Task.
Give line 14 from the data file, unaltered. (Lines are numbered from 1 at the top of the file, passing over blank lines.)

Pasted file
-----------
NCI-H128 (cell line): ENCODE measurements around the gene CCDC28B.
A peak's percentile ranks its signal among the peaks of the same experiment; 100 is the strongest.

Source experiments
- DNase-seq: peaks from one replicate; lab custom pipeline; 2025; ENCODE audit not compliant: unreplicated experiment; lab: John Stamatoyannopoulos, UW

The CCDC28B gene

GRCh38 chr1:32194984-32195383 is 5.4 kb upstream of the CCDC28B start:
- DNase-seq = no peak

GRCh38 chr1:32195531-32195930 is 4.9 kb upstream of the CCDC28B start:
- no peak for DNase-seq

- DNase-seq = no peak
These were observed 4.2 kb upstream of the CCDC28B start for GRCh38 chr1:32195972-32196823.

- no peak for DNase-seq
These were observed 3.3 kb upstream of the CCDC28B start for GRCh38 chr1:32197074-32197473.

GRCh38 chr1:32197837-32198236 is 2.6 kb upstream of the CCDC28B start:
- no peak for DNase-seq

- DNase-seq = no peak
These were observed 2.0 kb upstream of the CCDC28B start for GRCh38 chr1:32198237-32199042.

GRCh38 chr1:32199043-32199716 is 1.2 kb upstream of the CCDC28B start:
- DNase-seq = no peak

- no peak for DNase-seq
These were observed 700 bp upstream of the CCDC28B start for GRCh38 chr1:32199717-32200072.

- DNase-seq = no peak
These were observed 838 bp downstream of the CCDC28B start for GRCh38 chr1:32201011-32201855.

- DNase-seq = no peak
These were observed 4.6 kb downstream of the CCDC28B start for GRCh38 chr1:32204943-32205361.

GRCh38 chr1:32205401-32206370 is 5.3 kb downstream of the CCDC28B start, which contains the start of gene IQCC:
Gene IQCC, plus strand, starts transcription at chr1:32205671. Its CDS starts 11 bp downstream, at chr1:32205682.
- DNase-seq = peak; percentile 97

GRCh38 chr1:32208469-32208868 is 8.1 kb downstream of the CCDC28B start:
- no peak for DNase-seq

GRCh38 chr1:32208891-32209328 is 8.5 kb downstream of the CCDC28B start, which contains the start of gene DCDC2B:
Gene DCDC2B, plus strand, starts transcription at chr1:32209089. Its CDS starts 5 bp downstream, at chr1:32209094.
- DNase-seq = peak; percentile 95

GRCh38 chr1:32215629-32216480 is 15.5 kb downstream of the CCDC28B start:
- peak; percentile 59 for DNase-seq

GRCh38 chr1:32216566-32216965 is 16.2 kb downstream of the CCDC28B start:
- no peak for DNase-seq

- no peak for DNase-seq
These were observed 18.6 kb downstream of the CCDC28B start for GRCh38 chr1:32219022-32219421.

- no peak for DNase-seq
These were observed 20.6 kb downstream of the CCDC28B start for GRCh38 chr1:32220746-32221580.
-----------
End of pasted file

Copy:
GRCh38 chr1:32197837-32198236 is 2.6 kb upstream of the CCDC28B start: